Rostislav Olesz has been a major disappointment in Florida. The 24 year old Czech was signed to a 6 year deal with a 3.125 million yearly cap hit after the 07/08 season, but injury and indifferent play have made him a player that the Panthers would prefer to move. As in the case of Calgary’s three shaky contracts, it seems likely that Florida would have to take back something considerable to make a deal for Olesz happen. There hasn’t been any talk of the Panthers buying him out, either. It’s possible that they think that he might turn out at some point, but it’s just as likely they’d prefer not to spend the dough. Not every team’s ownership group is as flush as Calgary’s.
What would make Olesz an appealing target is the relatively cheap terms of his buyout. Because he’s under 26, the team that buys him out only has to pay 1/3 of his contract to do so. Players 26 and over receive 2/3 of their remaining contract. So, here’s Olesz’ buyout, as per CapGeek:
Cash cost to the team would be 4.9 million, spread over 8 years. The cap hits are as follows:
Years with a minus amount are cap credits. As you can see, the yearly charges range from cheap to better than cheap over the first four years, and one could hope cap inflation makes the final four years’ worth of charges even less relevant.
Would Florida take one of the Flames’ contracts in return? I can’t see them wanting Staios or Kotalik, but Cory Sarich might still be useful enough to entice Dale Tallon into thinking about it. The move would secure them a player that might still be a top-four D-man in the East, while eliminating a long-term deal that appears to have gone sour. Personally, if I were the Panthers’ ownership, I’d be looking to buy out Olesz and just cut bait, but as I’ve mentioned, there’s been no talk of that sort of move on their part.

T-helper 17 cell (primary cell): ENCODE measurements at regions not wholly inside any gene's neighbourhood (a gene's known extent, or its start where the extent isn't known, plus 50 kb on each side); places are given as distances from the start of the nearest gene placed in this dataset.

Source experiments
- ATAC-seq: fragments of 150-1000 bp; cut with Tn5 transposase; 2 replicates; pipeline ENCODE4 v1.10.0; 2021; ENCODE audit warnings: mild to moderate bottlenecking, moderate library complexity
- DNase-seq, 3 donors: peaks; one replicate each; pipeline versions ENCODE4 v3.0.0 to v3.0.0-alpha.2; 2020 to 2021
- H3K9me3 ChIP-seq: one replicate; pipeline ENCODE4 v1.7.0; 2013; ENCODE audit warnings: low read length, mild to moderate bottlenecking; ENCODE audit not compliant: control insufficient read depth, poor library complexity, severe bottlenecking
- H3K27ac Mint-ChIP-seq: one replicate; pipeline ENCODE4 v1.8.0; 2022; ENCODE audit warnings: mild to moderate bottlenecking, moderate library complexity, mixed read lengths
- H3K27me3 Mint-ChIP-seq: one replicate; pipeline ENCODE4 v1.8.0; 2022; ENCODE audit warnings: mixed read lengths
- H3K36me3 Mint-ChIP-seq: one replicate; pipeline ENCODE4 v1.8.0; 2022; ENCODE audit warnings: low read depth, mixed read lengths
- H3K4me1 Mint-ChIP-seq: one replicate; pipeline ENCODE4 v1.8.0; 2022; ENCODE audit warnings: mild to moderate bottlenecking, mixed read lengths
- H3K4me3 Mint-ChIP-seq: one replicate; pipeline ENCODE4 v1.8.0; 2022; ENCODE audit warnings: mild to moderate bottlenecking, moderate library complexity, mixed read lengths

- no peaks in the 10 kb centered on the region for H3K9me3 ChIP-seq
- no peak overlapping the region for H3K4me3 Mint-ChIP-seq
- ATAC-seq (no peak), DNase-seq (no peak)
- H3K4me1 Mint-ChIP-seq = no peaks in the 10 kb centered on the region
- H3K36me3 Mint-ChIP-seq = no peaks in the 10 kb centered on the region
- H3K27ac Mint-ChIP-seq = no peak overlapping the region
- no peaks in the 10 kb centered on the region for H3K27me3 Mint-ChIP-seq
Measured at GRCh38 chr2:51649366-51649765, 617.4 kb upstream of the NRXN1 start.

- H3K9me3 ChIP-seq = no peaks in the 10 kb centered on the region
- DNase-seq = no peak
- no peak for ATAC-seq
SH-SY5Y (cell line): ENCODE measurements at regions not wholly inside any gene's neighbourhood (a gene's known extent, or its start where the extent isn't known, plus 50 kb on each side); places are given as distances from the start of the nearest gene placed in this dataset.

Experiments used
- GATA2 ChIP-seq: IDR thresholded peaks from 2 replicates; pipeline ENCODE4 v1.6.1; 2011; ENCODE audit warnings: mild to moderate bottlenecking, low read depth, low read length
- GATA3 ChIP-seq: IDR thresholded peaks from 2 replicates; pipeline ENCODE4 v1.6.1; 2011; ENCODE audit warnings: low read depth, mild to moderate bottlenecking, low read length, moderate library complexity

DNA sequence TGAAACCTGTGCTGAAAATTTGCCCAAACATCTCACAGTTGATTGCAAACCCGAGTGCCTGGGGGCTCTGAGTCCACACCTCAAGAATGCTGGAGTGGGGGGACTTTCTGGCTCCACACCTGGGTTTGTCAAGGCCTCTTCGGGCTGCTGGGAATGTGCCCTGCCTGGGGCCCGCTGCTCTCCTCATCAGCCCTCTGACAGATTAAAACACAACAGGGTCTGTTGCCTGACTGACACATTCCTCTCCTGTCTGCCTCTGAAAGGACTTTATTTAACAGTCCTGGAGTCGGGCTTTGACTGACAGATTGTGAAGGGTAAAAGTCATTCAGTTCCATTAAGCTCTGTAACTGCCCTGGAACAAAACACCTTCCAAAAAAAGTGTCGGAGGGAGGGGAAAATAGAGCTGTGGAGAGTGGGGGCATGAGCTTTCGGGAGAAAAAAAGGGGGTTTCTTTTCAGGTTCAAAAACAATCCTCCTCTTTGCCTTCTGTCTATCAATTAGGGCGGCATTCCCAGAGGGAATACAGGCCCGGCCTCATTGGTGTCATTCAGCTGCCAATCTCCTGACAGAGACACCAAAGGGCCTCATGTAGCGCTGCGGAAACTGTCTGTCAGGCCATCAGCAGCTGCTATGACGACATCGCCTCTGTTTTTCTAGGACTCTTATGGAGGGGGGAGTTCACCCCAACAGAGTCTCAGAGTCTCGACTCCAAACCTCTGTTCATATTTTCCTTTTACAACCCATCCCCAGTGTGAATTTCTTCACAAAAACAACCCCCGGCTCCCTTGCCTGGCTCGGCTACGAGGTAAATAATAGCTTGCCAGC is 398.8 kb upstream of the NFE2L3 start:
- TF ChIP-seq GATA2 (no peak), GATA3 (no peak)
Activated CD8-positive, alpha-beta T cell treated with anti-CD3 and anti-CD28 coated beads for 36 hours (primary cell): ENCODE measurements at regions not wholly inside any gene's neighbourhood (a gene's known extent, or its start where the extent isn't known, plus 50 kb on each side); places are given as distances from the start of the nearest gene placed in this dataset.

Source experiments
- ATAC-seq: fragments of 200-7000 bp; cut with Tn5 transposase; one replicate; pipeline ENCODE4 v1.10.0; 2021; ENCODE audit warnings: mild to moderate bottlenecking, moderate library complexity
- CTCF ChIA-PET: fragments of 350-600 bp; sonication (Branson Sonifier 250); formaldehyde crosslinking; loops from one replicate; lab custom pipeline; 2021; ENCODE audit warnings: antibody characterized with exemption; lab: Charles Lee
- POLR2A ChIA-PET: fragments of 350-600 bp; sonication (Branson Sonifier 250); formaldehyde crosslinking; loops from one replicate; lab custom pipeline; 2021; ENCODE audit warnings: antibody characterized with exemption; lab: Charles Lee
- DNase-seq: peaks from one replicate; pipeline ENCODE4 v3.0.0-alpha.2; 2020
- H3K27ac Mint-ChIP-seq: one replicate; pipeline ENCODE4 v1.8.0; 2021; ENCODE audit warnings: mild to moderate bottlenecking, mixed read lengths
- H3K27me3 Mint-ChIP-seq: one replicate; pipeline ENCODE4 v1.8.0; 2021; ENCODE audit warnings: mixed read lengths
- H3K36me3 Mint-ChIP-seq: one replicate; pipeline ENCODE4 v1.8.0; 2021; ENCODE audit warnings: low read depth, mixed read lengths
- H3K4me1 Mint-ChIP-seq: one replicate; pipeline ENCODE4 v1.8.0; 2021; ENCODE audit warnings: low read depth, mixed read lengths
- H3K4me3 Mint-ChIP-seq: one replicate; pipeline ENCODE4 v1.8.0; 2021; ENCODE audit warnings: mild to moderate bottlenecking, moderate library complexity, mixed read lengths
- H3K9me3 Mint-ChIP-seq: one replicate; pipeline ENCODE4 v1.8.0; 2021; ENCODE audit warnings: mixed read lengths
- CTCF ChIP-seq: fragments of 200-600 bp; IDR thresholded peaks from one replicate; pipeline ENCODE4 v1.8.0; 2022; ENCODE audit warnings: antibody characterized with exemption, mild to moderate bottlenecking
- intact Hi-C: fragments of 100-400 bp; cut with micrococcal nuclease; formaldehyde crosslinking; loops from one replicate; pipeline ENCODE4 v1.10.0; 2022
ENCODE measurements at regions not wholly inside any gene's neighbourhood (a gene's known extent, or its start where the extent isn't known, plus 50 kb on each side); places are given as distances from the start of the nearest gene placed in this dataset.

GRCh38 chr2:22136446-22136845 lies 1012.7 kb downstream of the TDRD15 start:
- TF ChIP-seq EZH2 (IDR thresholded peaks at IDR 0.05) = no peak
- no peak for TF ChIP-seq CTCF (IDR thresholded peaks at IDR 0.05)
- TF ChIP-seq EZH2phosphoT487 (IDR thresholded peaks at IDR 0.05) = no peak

The benefit for the Flames of making a "Sarich-for Olesz’ buyout" trade would be substantial, with cap savings of nearly 3 million in 10/11, almost 3.3 million in 11/12, and the two cap credit years thereafter. Beyond 13/14, chances are the cap should be high enough that a small hit shouldn’t impair the club’s competitive situation. Combined with sending ol’ Steady Steve to Abbotsford, the Flames could clear enough room to sign White, find one more acceptable defender that could be 4th or 5th on the depth chart, and still have enough money left that they wouldn’t have to sign four or five minimum salary types just to stay under the cap.
I want to state for the record that I’d certainly rather get a cheap asset for any of the three Flames’ players mentioned if at all possible as opposed to making this sort of deal. That noted, moving under-performers in the current environment isn’t always simple, and if the Flames can move even one of these three players without taking an equally bad contract in return, I’d be surprised. Olesz’ contract certainly falls under the category of "bad", but it does offer an out, even if the Panthers are loathe to use it themselves. I’ll also admit that recommending that someone set fire to a pile of money is a lot easier when said pile of money isn’t your own, but if Darryl Sutter can’t move some payroll via conventional means, this sort of move might be an option that has to be considered.